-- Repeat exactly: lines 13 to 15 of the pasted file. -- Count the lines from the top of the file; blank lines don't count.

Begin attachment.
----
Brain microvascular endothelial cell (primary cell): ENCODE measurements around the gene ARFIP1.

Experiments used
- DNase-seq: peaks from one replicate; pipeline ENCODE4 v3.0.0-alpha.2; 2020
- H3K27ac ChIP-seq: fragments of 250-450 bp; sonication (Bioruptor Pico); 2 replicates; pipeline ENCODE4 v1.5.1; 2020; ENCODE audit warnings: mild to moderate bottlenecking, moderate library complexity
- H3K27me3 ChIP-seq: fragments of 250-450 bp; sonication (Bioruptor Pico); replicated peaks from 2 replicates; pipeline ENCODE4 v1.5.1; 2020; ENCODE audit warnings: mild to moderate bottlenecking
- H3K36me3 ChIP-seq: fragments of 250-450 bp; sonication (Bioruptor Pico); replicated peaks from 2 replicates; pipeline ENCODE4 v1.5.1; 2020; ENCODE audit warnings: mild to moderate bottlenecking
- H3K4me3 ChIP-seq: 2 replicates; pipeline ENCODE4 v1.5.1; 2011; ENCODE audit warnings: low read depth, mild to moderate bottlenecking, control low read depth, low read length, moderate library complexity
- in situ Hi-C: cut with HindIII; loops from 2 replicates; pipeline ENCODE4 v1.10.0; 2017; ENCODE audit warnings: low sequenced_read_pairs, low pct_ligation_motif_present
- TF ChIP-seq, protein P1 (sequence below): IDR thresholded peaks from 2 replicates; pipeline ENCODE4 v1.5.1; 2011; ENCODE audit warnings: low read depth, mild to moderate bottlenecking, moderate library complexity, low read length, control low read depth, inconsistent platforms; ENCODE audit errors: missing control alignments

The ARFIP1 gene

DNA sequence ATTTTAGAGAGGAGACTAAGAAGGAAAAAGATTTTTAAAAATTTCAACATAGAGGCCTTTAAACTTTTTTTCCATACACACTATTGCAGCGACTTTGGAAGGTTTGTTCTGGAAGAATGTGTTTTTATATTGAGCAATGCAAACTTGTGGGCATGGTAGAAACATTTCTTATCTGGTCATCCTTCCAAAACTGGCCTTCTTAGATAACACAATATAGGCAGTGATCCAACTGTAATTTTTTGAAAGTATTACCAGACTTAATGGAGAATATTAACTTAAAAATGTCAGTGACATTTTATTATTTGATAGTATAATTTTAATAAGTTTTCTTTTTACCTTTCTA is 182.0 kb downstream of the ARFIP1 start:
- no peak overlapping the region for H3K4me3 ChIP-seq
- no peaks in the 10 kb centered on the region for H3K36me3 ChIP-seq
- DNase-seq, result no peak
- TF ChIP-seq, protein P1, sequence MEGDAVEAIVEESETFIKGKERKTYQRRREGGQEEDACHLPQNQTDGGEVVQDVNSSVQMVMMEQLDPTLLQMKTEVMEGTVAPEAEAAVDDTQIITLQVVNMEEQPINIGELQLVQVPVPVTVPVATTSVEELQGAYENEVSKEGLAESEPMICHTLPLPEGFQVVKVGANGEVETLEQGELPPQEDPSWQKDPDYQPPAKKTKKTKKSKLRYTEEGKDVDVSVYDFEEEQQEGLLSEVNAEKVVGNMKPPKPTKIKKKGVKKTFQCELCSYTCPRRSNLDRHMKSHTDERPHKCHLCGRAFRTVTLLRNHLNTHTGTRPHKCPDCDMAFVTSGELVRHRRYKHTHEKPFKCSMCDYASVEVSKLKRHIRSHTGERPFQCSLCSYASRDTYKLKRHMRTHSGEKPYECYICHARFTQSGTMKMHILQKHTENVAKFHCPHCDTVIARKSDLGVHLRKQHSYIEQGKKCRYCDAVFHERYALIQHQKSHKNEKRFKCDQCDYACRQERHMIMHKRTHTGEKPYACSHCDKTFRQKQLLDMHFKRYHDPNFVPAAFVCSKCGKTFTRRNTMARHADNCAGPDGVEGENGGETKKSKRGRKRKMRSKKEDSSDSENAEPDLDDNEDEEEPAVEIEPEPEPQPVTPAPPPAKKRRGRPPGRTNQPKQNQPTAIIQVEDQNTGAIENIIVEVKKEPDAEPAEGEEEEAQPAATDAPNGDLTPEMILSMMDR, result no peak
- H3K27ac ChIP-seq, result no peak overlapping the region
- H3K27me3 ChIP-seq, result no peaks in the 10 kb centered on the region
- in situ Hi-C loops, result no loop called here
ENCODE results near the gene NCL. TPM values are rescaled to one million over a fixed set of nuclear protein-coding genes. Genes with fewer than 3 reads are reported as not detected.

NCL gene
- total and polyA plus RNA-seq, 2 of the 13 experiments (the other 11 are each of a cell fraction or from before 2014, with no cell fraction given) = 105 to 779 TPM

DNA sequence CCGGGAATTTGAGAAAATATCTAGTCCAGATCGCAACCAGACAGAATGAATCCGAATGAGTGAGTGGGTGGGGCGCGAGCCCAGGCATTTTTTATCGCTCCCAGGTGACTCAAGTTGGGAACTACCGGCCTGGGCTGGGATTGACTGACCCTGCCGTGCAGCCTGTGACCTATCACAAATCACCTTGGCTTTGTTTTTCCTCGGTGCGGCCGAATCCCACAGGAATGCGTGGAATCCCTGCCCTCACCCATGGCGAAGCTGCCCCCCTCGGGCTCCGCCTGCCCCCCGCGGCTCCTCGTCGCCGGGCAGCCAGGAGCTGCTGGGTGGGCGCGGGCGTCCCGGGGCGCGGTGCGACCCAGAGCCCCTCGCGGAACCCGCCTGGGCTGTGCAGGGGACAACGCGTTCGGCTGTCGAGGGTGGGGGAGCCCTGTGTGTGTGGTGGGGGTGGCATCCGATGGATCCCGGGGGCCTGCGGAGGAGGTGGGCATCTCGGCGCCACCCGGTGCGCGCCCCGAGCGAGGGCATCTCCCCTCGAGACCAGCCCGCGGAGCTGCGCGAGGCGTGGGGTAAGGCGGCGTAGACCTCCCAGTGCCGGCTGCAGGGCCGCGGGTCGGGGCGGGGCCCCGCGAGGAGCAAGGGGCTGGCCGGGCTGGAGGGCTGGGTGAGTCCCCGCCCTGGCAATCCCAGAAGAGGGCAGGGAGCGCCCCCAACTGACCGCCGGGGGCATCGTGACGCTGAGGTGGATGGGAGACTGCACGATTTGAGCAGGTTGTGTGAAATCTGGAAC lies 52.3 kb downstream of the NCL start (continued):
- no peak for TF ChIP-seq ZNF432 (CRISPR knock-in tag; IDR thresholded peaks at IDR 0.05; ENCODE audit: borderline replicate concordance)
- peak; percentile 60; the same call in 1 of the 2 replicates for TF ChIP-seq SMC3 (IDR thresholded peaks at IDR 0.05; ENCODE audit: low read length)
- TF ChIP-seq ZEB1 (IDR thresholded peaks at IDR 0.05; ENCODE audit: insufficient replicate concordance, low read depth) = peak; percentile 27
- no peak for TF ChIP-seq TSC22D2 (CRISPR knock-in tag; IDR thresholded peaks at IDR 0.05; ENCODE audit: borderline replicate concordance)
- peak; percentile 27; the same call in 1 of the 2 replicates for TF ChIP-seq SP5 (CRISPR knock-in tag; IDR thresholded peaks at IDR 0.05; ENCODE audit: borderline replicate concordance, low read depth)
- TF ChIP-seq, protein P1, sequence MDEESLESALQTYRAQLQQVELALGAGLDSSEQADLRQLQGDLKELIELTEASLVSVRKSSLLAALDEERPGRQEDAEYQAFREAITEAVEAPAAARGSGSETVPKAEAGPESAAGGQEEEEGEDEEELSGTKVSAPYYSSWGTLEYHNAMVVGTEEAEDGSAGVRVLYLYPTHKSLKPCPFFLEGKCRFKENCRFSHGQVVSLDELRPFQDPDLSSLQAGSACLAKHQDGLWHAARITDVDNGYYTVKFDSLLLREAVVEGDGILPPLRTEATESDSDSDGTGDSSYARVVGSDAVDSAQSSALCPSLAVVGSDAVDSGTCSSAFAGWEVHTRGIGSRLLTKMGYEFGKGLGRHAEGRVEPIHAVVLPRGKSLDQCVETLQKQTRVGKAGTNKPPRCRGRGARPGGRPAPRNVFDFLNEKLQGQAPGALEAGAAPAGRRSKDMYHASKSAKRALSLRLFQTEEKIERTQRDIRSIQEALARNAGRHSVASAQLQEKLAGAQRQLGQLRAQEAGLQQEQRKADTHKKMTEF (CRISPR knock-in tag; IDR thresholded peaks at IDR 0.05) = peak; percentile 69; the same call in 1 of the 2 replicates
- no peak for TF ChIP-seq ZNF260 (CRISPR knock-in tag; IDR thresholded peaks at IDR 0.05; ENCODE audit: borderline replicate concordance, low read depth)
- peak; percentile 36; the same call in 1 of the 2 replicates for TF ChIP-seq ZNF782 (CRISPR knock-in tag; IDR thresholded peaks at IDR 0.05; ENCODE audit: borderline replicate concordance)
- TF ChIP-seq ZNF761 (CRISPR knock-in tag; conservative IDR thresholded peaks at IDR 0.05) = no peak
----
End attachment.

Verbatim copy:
- no peaks in the 10 kb centered on the region for H3K36me3 ChIP-seq
- DNase-seq, result no peak
- TF ChIP-seq, protein P1, sequence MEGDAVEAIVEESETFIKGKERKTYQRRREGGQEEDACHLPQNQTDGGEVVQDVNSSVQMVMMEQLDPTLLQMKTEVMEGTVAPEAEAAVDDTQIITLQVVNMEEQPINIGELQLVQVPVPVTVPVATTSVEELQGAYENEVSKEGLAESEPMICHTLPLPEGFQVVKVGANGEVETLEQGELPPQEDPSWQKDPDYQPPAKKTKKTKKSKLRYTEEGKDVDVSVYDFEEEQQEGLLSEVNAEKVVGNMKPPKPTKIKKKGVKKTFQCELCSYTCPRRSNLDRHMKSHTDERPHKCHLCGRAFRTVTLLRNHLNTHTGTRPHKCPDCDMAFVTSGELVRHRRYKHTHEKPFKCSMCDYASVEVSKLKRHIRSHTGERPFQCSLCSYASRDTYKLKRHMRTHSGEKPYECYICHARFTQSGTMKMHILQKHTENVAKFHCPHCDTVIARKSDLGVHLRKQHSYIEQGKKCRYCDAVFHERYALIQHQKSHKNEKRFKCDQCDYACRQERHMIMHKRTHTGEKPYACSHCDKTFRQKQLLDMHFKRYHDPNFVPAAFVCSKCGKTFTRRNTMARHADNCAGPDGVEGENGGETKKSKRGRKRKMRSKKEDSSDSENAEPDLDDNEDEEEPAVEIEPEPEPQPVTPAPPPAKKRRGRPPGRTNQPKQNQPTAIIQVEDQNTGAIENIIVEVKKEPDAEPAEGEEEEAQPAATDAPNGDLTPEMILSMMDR, result no peak